What can India do to end the stalemate in Maldives?
New Delhi: India has played tough with Maldives President Abdulla Yameen Abdul Gayoom for his moves in the ongoing political crisis in the Indian Ocean atoll nation, but with policymakers in New Delhi acknowledging the crucial significance of the country for India’s national security, the question is what can India do to break the stalemate?
For starters, the thinking in New Delhi is that India cannot let the Maldives slip further into strategic rival China’s embrace.
Still, New Delhi’s options seem limited to “soft” measures that have the potential of hurting ordinary Maldivians more than Yameen, whose avowed “India first” policy has now changed to a distinct “China first” approach.
India’s “soft” options’ menu includes stopping the export of essential supplies and embargoing Maldives’ mechanized trawlers from entering and fishing in its exclusive economic zone. But these could be used by those in power to turn popular sentiment against India—something New Delhi is keen to avoid.
Signals from nations like Britain, Germany, France and the US indicate that they would like India—the dominant power in South Asia—to take the lead in leaning on the Maldives, three people familiar with the developments said.
As things stand now, New Delhi would like to see the United Nations take steps that will force Yameen to roll back the emergency imposed, release political prisoners and those arrested in the recent days including ex-president Abdul Gayoom and the Supreme Court chief justice, said one of the three people cited above.
While India’s relationship with Yameen may have run its course, New Delhi is wary of instability taking root in a country of 400,000 people—mostly Sunni Muslims—where the radical Islamic State (IS) has been making inroads.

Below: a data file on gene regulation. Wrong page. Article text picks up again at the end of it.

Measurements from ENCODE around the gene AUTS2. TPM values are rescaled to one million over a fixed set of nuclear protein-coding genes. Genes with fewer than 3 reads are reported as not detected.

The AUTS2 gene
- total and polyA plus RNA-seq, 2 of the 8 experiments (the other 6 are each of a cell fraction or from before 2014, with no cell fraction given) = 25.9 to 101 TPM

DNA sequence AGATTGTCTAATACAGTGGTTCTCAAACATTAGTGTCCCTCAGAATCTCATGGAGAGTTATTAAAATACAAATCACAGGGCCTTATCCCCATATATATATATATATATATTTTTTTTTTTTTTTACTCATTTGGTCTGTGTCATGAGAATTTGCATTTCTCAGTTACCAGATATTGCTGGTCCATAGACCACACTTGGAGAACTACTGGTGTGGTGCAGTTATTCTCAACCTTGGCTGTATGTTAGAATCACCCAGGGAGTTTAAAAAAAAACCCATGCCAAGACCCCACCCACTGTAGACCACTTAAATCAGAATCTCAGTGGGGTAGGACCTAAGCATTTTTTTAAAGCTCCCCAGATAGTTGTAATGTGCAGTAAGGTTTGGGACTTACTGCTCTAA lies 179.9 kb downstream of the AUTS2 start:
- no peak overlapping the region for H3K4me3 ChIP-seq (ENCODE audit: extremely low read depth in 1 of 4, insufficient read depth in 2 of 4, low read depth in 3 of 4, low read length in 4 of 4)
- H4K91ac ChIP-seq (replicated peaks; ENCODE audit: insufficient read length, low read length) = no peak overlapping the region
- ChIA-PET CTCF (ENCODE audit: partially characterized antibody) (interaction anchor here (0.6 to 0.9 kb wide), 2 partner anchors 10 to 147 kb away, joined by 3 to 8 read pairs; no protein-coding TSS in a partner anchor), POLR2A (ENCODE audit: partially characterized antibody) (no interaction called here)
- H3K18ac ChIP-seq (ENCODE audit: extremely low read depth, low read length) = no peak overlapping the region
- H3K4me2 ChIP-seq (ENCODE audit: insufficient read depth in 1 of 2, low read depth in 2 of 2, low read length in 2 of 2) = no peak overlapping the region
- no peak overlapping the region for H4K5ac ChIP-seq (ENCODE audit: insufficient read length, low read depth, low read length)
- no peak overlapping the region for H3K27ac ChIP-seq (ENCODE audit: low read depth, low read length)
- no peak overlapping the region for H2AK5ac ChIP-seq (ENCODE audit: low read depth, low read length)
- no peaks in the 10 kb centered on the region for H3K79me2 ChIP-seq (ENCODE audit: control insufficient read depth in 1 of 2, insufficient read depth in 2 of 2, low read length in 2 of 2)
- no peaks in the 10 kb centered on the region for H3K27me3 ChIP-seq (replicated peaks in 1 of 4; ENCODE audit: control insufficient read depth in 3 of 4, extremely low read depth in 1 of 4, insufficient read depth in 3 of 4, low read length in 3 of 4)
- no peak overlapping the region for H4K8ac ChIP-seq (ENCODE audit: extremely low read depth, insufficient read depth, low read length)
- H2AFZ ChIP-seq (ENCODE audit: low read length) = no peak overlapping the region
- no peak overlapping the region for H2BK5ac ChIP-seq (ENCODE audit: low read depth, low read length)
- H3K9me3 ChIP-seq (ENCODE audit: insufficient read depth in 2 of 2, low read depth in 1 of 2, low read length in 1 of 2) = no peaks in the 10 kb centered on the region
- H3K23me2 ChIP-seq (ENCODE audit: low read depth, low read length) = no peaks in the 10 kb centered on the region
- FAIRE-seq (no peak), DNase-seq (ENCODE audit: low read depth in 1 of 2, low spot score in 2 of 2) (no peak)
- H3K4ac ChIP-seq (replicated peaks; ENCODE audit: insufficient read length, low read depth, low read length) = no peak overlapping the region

Of immediate interest to India though is the increasing profile of China in the Maldives. China has reportedly been involved in the construction of the Male airport as well as a project to build a key bridge connecting key Maldivian islands besides a housing project that envisages 7,000 residential units.
New Delhi fears that Chinese infrastructure facilities in the Maldives could serve as surveillance posts, keeping an eye on sensitive Indian military installations. That Maldives allowed Chinese “research” vessels, besides a Chinese frigate and a tanker to dock in its ports last year has been another sore point with India. “This is not being sensitive to Indian interests,” said a second person familiar with the developments cited above.
Earlier, New Delhi had been careful not to upset Yameen, barring Maldives’ opposition figures from visiting India, the second person said, pointing to Indian statements that had eliminated references to words like “democracy” and phrases like “rule of law.”
Ties took another dive in December when Yameen visited China and signed a free trade pact that allows both countries to waive tariffs on more than 95% of goods imported by both sides, along with a commitment to open services markets in finance, healthcare and tourism. India viewed this as a move that allows Chinese goods to enter India through the back door.
Another maritime cooperation pact between China and the Maldives also raised hackles in India given its potential to jeopardize India’s security interests. That Yameen’s special envoy, foreign minister Mohamed Asim who visited New Delhi last month was not able to assuage India’s concerns, did not help matters.
But with no public outcry or large-scale protests demanding Yameen’s ouster, India is watching the situation, and allowing diplomacy to run its course, the third person cited above said.